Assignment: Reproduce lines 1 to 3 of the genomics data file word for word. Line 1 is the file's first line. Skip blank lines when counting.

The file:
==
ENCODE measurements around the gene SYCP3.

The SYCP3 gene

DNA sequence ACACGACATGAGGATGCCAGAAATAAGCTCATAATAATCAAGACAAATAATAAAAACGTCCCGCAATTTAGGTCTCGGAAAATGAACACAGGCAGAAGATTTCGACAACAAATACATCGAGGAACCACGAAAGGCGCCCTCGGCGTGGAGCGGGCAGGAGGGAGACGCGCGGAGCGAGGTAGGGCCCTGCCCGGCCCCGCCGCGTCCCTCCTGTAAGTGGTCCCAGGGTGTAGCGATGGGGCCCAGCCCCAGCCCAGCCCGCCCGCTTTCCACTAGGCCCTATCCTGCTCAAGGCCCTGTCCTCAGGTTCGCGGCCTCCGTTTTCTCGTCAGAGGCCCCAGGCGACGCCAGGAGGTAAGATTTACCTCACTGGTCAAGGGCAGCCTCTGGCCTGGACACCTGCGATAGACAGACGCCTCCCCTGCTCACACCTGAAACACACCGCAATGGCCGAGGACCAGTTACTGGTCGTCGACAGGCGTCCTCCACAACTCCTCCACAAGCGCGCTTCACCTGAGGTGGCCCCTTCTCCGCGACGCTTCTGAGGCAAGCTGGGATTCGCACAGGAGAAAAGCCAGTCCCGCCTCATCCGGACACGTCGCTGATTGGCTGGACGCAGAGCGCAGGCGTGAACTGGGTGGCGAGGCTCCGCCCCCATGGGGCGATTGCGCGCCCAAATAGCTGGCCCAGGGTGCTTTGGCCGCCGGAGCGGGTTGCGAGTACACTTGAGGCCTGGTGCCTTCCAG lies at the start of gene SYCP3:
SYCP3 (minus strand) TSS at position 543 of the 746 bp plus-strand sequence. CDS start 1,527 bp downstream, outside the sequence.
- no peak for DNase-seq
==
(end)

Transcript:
ENCODE measurements around the gene SYCP3.

The SYCP3 gene

DNA sequence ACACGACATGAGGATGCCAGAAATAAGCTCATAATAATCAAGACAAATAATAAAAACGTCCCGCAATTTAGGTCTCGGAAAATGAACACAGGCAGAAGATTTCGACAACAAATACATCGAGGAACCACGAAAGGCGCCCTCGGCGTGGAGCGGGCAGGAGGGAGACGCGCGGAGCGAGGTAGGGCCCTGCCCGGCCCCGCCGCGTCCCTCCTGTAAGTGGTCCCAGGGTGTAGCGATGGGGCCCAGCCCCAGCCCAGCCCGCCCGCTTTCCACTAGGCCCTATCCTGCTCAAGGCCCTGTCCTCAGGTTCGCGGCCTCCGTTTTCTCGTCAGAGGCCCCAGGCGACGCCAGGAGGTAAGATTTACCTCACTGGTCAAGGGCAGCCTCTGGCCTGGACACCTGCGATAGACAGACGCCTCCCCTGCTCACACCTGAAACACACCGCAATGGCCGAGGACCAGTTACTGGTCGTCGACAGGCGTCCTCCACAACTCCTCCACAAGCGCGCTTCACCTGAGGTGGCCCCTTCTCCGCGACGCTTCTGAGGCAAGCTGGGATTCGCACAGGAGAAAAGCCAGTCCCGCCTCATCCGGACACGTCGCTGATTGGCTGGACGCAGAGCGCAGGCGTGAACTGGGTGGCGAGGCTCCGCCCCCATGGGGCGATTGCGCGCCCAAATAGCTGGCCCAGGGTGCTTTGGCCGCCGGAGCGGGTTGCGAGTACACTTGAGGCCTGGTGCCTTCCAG lies at the start of gene SYCP3: